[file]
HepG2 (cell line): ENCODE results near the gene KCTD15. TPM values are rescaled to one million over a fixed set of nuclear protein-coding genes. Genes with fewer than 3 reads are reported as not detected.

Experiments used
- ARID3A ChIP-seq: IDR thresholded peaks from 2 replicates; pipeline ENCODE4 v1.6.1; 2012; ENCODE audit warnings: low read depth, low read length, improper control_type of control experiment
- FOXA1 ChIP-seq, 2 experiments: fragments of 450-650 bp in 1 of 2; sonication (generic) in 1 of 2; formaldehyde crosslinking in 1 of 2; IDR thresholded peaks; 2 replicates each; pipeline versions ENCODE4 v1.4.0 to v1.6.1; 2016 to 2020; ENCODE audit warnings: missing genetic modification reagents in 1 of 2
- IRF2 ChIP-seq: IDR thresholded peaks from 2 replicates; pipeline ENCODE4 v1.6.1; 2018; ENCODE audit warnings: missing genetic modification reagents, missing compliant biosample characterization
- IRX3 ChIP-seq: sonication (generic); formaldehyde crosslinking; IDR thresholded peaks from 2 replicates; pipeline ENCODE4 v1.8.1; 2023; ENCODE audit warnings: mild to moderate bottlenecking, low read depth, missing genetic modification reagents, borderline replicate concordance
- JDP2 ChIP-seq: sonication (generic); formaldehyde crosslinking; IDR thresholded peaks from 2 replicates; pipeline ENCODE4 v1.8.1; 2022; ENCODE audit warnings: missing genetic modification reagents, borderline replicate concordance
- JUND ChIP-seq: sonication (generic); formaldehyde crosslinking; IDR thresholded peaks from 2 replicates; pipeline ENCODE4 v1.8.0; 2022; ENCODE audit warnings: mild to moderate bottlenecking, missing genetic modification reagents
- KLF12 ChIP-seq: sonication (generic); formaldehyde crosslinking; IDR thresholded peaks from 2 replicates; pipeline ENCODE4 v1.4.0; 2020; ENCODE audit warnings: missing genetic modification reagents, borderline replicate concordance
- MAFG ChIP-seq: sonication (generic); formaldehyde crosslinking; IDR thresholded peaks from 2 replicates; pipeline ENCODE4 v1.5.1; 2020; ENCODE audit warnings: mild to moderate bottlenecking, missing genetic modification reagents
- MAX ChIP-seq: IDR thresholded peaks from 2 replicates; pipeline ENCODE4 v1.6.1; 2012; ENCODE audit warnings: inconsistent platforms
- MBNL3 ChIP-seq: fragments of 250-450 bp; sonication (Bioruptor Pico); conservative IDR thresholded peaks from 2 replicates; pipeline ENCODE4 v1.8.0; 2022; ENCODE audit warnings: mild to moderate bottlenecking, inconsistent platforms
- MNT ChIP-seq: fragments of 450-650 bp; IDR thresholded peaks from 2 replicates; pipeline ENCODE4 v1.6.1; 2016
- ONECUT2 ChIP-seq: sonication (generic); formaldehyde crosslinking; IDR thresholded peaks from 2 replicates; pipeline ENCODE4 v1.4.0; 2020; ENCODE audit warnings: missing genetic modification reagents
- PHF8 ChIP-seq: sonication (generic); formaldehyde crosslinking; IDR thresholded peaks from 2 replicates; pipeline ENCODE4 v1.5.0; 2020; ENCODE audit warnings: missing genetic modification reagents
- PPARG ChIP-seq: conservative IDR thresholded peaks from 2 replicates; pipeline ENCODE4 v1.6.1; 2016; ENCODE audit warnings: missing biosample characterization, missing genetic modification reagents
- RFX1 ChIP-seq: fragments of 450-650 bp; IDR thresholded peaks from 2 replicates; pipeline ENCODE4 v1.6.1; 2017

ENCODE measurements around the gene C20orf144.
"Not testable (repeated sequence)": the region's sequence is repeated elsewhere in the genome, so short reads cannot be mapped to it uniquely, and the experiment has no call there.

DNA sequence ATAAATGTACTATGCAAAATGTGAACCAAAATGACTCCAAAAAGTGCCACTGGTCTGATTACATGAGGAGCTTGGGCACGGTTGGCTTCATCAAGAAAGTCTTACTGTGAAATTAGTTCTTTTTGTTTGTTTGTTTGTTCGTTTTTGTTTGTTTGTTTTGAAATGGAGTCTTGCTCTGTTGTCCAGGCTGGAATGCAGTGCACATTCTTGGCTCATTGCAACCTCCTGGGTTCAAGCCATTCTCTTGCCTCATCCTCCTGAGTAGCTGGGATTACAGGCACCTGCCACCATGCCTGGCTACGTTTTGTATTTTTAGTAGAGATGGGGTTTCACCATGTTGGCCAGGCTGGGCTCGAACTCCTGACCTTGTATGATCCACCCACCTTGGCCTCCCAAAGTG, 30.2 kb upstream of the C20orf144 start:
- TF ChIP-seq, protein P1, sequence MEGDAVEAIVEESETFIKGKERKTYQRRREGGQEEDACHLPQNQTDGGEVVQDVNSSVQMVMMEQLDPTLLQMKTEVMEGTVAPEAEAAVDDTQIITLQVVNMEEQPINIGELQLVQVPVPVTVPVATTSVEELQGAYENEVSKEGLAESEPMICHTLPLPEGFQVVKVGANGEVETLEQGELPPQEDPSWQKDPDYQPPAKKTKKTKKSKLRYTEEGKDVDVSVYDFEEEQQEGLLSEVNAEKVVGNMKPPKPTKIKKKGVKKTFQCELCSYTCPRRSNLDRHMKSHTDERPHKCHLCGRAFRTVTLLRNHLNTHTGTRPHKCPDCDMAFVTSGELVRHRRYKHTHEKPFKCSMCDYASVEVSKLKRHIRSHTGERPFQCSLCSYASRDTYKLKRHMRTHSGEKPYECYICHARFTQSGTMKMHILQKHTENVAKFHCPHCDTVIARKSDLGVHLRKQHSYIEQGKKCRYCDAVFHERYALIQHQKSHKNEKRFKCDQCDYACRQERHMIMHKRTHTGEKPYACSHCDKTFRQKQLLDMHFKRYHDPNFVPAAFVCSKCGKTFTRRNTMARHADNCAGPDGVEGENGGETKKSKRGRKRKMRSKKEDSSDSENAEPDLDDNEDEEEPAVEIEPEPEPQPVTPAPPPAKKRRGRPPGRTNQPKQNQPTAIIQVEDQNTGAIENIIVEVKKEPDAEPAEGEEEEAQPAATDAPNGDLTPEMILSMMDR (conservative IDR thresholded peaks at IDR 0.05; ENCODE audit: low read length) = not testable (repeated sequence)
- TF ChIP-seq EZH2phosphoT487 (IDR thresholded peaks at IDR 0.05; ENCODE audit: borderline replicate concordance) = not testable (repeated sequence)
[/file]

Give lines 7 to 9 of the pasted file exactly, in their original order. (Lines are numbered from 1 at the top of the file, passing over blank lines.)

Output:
- JDP2 ChIP-seq: sonication (generic); formaldehyde crosslinking; IDR thresholded peaks from 2 replicates; pipeline ENCODE4 v1.8.1; 2022; ENCODE audit warnings: missing genetic modification reagents, borderline replicate concordance
- JUND ChIP-seq: sonication (generic); formaldehyde crosslinking; IDR thresholded peaks from 2 replicates; pipeline ENCODE4 v1.8.0; 2022; ENCODE audit warnings: mild to moderate bottlenecking, missing genetic modification reagents
- KLF12 ChIP-seq: sonication (generic); formaldehyde crosslinking; IDR thresholded peaks from 2 replicates; pipeline ENCODE4 v1.4.0; 2020; ENCODE audit warnings: missing genetic modification reagents, borderline replicate concordance